Introduction: The term plagiocephaly, from the Greek plagios (oblique) and kephalê (head), means distortion of the head, and refers clinically to cranial asymmetry. Cranial Osteopathy, since it was first proposed, has focussed upon the diagnosis and treatment of birth trauma and cranial asymmetries, and consequently specific therapy for plagiocephalic deformities has been described. Osteopathic manipulation also has been proposed as a treatment for torticollis, a condition associated with plagiocephaly. For these reasons, we decided to look at the mechanics of the occipital bone and the adjacent atlas and bones of the cranial base, in relation to functional plagiocephaly.
Methods: The records of 649 children seen in an osteopathic practice in Lyon, France, were reviewed retrospectively, in compliance with the legal requirements of the Commission Nationale de l'Informatique et des Libertés (CRIL) and the Helsinki accord, for gender, age at presentation, birth history, obstetrical data (breech presentation, vacuum extraction, forceps delivery or Caesarean section), presenting complaint, side of posterior plagiocephaly, side of frontal plagiocephaly, torticollis, motion pattern of the occipital bone upon the atlas, and motion pattern of the spheno-occipital synchondrosis.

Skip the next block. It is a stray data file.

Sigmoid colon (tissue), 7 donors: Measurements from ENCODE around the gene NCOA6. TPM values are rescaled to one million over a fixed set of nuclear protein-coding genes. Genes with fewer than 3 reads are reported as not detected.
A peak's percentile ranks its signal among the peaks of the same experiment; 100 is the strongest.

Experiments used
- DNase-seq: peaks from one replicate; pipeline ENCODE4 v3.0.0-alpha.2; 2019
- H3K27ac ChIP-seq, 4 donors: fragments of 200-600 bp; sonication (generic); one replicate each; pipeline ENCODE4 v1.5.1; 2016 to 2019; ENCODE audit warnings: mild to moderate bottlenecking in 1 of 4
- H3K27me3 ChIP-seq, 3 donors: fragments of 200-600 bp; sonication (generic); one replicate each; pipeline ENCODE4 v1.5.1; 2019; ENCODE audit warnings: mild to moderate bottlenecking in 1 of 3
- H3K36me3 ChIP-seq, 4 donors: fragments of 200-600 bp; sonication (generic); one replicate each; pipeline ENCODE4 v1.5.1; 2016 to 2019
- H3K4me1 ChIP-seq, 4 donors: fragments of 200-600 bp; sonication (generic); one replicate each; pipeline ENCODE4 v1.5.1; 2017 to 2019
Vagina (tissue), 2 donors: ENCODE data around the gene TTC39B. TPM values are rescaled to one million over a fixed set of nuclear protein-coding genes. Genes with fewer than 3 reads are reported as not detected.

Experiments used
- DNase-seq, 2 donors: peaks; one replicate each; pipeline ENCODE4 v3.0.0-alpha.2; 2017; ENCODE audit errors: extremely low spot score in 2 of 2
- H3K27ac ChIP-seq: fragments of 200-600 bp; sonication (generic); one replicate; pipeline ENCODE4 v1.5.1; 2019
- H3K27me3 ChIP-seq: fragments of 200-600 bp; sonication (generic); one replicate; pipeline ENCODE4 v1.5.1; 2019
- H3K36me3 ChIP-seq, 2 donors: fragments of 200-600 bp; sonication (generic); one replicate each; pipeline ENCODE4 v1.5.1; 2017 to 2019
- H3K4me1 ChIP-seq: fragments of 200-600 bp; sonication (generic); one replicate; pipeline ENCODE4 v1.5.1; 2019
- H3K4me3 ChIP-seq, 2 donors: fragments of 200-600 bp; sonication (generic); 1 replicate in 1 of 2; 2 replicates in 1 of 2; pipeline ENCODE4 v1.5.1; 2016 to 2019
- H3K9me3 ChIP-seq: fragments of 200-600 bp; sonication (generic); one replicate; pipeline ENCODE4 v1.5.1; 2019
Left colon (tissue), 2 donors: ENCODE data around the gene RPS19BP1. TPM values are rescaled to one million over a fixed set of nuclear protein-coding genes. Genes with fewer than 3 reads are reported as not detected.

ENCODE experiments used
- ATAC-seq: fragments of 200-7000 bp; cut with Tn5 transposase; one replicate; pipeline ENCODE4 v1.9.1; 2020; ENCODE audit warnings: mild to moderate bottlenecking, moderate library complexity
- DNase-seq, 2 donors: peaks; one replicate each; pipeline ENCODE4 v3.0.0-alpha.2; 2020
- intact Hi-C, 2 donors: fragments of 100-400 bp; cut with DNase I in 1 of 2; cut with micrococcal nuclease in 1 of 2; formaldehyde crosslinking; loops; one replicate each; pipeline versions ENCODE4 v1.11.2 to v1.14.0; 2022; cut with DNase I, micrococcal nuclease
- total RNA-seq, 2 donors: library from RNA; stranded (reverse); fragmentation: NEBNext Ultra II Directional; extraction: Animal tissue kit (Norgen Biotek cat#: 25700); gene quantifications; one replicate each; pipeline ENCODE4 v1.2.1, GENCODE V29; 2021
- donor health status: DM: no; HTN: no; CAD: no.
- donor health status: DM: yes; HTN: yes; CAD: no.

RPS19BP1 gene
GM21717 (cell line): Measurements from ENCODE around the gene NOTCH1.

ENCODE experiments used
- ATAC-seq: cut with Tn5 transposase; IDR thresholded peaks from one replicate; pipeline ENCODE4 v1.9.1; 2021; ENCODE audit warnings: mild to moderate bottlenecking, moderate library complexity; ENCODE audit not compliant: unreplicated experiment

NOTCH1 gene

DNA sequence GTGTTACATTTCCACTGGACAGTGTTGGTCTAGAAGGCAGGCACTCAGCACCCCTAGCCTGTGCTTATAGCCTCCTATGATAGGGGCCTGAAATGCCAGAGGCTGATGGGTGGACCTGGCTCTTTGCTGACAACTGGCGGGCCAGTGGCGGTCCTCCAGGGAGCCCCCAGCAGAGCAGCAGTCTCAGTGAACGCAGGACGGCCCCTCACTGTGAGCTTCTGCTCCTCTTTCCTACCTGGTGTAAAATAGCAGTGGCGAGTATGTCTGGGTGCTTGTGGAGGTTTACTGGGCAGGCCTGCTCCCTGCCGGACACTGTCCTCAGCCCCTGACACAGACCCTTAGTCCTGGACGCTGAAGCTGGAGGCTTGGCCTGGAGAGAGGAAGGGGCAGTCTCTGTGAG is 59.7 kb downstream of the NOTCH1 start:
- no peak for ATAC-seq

Results: We found significant correlations between plagiocephaly (right/left) and primipara (P=0.024), use of forceps (P=0.055) and extractor suction (P=0.055). Correlations were also found between flattening of the occiput (right/left) and lateral strain of the spheno-occipital synchondrosis (P=0.002) and between plagiocephaly (right/left) and occipito-atlantal motion (P=0.000).
Conclusion: We found a significant correlation between the lateral strain pattern of the spheno-occipital synchondrosis and plagiocephaly and between rotational dysfunction of the occiput upon the atlas and the side of posterior plagiocephaly. We suggest that thorough neonatal osteopathic examination can identify individuals predisposed to develop posterior plagiocephaly.